Firefighter leaving memorial service helps cop save baby's life

Brody Channel was honoring his father who died in the line of duty last year; he pulled to the side of the road to help an officer perform CPR on an unresponsive 9-month-old girl


EMMITSBURG, Md. — A firefighter leaving the National Fallen Firefighters Memorial Service on Sunday helped save a child's life on the side of an interstate.

Firefighter Brody Channel, a firefighter from Arkansas, was at the memorial service to honor his father, Dennis, who died in the line of duty last year. While on his way home, he saw a police officer pulled on the side of an interstate trying to save the life of an unresponsive 9-month-old girl.

Officer James Herman was also on his way home when he pulled over a vehicle on the shoulder. The traffic stop was interrupted when a couple behind the officer’s cruiser ran to him and said the child was unresponsive.

Firefighter Channel stopped his vehicle and offered assistance to the officer. He identified himself as an out-of-state firefighter.

Officer Herman began CPR and handed the baby to the firefighter in order to radio EMS crews to respond to the location. That’s when the child regained consciousness and started crying before EMS arrived to transport her to a hospital.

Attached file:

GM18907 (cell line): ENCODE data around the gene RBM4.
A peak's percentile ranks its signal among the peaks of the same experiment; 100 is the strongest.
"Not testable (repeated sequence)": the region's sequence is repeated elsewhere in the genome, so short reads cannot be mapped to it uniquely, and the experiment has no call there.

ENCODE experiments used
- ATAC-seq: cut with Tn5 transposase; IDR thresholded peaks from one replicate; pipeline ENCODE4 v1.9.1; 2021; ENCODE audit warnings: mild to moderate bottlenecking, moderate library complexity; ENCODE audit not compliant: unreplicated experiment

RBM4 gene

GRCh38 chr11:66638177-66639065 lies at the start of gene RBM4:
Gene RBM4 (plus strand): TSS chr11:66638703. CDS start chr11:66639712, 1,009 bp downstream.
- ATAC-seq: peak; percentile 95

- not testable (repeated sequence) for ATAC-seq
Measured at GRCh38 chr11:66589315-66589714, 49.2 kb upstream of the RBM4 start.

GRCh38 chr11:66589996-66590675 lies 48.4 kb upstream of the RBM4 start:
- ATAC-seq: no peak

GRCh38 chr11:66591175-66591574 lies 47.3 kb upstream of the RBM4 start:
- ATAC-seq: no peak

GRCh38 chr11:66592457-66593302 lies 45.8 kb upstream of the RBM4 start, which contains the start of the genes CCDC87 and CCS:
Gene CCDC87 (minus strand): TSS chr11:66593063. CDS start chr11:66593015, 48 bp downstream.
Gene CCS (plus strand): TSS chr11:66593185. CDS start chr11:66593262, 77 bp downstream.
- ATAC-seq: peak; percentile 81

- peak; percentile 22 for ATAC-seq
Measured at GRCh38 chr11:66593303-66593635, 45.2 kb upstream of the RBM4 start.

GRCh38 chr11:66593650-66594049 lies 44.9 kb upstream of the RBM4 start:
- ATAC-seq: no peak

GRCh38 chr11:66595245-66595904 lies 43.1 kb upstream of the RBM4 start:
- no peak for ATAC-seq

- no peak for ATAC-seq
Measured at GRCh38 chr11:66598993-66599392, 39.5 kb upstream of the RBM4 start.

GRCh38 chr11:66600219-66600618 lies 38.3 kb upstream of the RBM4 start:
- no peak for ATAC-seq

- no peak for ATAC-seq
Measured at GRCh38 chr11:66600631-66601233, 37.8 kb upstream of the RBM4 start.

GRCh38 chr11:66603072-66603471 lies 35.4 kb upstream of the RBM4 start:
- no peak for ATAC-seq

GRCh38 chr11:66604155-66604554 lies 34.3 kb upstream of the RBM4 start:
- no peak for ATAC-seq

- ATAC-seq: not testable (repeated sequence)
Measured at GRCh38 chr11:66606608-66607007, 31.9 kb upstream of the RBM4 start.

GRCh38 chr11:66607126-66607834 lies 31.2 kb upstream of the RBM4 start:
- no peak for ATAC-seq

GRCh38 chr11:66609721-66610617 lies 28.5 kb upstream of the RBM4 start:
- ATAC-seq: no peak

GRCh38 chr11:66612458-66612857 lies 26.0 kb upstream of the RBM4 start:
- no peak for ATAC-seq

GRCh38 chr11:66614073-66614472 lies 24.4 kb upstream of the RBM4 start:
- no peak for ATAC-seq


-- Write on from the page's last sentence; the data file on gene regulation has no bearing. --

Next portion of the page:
"There was a National Fallen Firefighters Memorial Service in Emmitsburg, Md., yesterday, and the man was wearing a shirt associated with that memorial. It is possible that this man had attended this service earlier in the day. The Department would like to thank this individual for his willingness to come to the assistance of our officer and this child," according to a news release.

Capt. Dennis Channell, 54, was a volunteer firefighter with the Poyen (Ark.) Fire Department for more than 20 years. He suffered a stroke while on a medical call in February 2014.

Officer Herman is an 11-year veteran of the Montgomery County (Md.) Police Department.

"I am very proud that Officer Herman was in the right place at the right time to save this infant’s life," said Bethesda District Commander Capt. David Falcinelli. "He followed his training and his efforts resulted in a positive outcome. He is an excellent representative of the dedication and professionalism that Montgomery County Police officers possess."

The child is still in the hospital, but is expected to make a full recovery. Hospital officials said she suffered a "fever seizure" when she stopped breathing, according to CBS DC. The officer and firefighter were credited for saving her life due to their quick actions.

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